Chicago Violence

President Trump Says Chicago Violence Worse Than Afghanistan

The president has a long history of disparaging Chicago and its violence

In this July 3, 2020, file photo, U.S. President Donald Trump attends during an event at Mount Rushmore National Memorial in Keystone, South Dakota.
Al Drago/Bloomberg via Getty Images

President Trump once again criticized Chicago and its violence on Monday, saying the city is "worse than Afghanistan" or any war zone that the U.S. is in, according to Forbes.

He made the comments during a law enforcement roundtable at the White House where the president made his clear opposition to defunding police and attacked Democratic presidential candidate Joe Biden for supporting police reform.

The president also condemned cities that are run by Democrats and “radical libs,” claiming that they are racked with violent crime and overrun with protesters who “rip everything down in front of them," according to Forbes.

Chicago, which saw at least 60 shootings over the weekend, including 13 deadly incidents, has been a frequent target of the commander-in-chief.

In June, the president sent a letter to Chicago Mayor Lori Lightfoot and Illinois Gov. J.B. Pritzker calling on them to "urge action on the devastating violence in Chicago."

"Your lack of leadership on this important issue continues to fail the people you have sworn to protect," the letter read. "I am concerned it is another example of your lack of commitment to the vulnerable citizens who are victims of this violence and a lack of respect for the men and women in law enforcement."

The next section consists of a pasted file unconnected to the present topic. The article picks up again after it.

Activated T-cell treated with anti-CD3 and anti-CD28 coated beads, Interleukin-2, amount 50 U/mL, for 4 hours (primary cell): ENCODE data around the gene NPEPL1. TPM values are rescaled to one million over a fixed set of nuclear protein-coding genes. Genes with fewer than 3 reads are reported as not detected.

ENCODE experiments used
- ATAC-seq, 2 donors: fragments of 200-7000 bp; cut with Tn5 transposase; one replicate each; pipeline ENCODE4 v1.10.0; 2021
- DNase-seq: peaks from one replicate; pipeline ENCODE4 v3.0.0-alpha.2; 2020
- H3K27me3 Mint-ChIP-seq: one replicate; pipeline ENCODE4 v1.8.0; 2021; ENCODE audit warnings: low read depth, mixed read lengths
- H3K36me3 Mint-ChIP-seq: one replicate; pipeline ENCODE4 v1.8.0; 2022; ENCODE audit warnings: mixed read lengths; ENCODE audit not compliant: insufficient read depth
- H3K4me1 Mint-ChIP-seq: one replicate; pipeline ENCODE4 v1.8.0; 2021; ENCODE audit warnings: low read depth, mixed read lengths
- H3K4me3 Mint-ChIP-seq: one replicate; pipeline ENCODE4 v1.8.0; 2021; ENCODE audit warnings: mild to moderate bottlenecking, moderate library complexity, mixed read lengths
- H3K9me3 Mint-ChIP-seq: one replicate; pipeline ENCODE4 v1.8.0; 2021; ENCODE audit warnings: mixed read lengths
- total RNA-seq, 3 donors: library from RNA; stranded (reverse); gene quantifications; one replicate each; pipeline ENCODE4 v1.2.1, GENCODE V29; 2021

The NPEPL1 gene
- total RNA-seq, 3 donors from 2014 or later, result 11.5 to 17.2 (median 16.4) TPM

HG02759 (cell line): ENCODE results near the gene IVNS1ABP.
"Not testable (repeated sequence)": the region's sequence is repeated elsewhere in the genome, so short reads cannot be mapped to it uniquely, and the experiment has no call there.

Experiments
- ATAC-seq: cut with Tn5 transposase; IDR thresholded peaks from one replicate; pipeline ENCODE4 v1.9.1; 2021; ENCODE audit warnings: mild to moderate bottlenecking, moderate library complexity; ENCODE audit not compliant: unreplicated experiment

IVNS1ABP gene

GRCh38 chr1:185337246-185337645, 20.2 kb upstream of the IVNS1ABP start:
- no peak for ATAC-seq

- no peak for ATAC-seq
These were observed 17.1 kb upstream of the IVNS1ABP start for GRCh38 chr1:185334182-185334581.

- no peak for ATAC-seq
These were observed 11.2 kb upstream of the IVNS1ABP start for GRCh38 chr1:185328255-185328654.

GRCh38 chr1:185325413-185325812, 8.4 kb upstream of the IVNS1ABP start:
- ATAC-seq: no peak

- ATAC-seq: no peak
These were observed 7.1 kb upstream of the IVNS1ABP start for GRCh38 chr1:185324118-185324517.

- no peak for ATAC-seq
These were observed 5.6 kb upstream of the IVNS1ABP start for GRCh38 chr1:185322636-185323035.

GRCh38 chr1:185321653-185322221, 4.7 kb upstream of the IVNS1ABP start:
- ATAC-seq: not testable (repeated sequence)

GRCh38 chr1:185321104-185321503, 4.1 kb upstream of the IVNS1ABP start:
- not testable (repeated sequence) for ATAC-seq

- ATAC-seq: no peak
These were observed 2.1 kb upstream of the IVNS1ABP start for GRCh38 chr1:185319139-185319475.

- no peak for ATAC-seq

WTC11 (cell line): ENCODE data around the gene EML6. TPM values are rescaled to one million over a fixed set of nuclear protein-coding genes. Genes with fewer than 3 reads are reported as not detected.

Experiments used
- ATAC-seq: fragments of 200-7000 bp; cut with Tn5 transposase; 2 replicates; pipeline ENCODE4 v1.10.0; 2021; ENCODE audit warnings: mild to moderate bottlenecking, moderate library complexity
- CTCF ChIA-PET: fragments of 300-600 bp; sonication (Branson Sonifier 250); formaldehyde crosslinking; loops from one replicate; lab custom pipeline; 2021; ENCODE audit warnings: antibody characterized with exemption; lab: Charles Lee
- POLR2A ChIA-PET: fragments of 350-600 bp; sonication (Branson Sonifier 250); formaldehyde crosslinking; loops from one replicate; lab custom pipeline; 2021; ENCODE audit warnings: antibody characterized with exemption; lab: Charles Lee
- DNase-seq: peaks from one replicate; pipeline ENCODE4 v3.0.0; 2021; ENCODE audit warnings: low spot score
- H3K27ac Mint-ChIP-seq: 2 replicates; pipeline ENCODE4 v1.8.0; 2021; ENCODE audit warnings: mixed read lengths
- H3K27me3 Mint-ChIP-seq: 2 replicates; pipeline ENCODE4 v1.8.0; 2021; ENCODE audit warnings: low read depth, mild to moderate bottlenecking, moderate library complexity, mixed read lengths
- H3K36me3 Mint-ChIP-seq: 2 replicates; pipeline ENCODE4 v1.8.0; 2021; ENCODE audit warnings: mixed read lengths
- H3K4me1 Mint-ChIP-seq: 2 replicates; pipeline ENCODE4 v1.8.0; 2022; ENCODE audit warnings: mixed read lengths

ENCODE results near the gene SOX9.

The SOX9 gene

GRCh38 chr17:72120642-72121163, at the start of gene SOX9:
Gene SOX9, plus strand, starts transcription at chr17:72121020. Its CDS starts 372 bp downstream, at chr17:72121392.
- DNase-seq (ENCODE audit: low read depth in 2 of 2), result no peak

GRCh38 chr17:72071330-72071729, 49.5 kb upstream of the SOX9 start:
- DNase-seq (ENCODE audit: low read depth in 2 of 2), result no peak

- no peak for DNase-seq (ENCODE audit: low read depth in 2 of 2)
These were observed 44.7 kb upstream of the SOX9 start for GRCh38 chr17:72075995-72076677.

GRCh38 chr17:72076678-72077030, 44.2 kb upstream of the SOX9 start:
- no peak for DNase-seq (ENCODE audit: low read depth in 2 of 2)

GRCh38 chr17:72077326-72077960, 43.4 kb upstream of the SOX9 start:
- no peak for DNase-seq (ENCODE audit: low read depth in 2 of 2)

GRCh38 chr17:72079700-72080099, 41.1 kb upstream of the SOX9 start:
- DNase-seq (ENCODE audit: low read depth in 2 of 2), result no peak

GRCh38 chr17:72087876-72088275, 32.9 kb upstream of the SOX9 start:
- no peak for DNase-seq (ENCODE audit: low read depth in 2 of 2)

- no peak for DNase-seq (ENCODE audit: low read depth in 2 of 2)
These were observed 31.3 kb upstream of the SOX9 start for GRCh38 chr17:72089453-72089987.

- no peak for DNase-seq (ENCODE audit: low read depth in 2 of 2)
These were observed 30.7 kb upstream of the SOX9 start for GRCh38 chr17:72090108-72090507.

In a speech on police reform earlier the same month, Trump pointed to the Chicago Police Department's murder clearance rate.

"47% of all murders in Chicago and 68% of all murders in Baltimore went without arrests last year. Americans want law and order. They demand law and order," Trump stated.

The Chicago Police Department confirmed in a statement at the time that the murder clearance rate for 2019 stood at 53%.

Trump has a long history of disparaging Chicago and its violence, most recently doing so in a speech at the International Association of Chiefs of Police conference held in Chicago last October.

In that speech, Trump repeated a story he's often told about a conversation he claimed to have had with an unnamed police officer in Chicago who said he could "fix this killing problem" in one day - a story CPD has refuted multiple times since he first told it as a candidate in 2016.

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